The directors of OpenAI have not been very transparent. What caused this change?
The recent events surrounding OpenAI have progressed quickly, causing us to overlook the fact that there has been no clear explanation for why Sam Altman, who is praised as a brilliant leader by his supporters, was fired. Given the potential consequences of artificial general intelligence, it is important for someone to speak up and provide clarification.
If the previous board determined that Altman was not suitable for the position due to his risky approach in terms of lighting at OpenAI, they would have a duty to voice their concerns. Alternatively, if their fear is unfounded, those responsible for the unsuccessful attempt to overthrow the board should clarify the situation. Remaining silent, especially after advocating for transparency and safety, is unacceptable.
OpenAI’s initial reason for removing Altman was that he was not consistently open with the other board members. However, it was not specified what he was not being candid about. One possible explanation could be that the disagreement stemmed from Altman’s allocation of time to other business ventures, such as a computer chip project. In this case, outside observers may not be concerned as it is common for board members to question whether the CEO is fully committed to their role.
The purpose of OpenAI’s unique governance system was to prioritize the safe advancement of technology. Despite its flaws, the structure was designed to give control to the board of the non-profit entity, with the profit-seeking subsidiary’s interests being secondary. As stated by Altman in February of this year, “We have a non-profit that oversees us, allowing us to operate for the benefit of humanity (and can supersede any for-profit interests), including the ability to cancel equity obligations to shareholders if necessary for safety.”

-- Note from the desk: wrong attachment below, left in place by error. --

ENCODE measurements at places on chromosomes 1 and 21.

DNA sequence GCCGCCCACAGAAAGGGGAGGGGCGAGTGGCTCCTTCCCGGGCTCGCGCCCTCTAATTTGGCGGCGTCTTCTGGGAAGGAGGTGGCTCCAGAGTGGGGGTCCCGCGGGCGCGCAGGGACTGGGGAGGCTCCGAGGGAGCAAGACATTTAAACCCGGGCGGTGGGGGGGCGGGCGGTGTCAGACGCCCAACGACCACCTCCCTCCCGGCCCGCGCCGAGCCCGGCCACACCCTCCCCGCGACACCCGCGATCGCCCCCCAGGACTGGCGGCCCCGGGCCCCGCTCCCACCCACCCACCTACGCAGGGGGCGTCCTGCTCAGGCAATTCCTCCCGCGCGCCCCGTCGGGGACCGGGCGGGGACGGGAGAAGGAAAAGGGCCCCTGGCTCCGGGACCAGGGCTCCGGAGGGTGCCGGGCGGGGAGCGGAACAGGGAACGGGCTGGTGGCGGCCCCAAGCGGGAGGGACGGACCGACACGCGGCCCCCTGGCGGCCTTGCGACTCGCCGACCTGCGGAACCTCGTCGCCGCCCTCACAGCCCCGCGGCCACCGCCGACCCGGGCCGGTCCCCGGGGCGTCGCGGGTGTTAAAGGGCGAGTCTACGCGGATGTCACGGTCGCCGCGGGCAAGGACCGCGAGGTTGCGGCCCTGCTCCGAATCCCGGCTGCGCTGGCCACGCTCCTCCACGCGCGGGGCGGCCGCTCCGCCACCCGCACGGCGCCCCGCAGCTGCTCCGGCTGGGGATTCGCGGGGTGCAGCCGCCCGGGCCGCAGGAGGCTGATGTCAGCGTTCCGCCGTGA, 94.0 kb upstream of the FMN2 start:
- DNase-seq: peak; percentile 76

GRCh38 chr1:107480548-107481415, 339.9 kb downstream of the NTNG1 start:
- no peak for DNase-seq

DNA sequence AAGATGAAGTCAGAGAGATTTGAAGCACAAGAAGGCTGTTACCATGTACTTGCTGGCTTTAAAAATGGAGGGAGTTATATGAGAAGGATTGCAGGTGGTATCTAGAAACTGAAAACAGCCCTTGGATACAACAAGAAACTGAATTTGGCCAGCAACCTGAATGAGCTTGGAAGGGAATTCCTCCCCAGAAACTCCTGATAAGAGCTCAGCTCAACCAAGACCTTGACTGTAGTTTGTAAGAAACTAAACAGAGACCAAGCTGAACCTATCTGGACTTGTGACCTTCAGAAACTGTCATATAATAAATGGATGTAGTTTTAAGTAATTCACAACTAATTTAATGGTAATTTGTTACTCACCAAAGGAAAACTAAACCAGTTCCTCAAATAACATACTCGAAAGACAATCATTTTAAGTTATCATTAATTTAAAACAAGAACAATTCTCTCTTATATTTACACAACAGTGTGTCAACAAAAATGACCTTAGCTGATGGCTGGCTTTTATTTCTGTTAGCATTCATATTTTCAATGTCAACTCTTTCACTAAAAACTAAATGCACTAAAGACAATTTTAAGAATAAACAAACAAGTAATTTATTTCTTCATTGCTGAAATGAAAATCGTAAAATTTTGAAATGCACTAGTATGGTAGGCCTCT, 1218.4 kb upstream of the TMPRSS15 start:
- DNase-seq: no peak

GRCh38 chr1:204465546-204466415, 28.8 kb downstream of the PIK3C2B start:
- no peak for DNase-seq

The non-profit board has the power to end the entire event if it deems it the responsible action. In theory, firing the CEO would be considered a small demonstration of this complete authority.
It was highly unlikely that these arrangements would be successful in real life, particularly when there was a hint of an $86 billion valuation involved. It is not feasible to receive billions of dollars from Microsoft in exchange for a 49% ownership in a profit-driven venture and not anticipate them to safeguard their investment during a crisis. Additionally, if the majority of the highly sought-after employees revolt and threaten to join Microsoft altogether, the situation is ultimately a loss.
However, the exact justification for dismissing Altman remains significant. Apart from Altman, there were only four members on the board. One of them was Ilya Sutskever, the chief scientist, who later made an unexplained U-turn. Another is Adam D’Angelo, the CEO of Quora, who oddly plans to move from the board that fired Altman to the one that rehires him. Is this truly possible?
That leaves the two departed women: Tasha McCauley, a tech entrepreneur, and Helen Toner, a director at Georgetown University’s Center for Security and Emerging Technology. What do they think? Virtually the only comment from either has been Toner’s whimsical post on X after the rehiring of Altman: “And now, we all get some sleep.”
Is it really a concern? Rishi Sunak recently issued a warning, stating that AI could potentially have the same impact on humanity as a nuclear war. This echoes the overall assessment. It is concerning that the leading company cannot provide an explanation for the turmoil in its own boardroom, so why should outsiders be worried? In a recent development, Reuters reported that OpenAI researchers expressed their concerns about the dangers of the latest AI model to the board. The directors of the company need to provide an explanation urgently.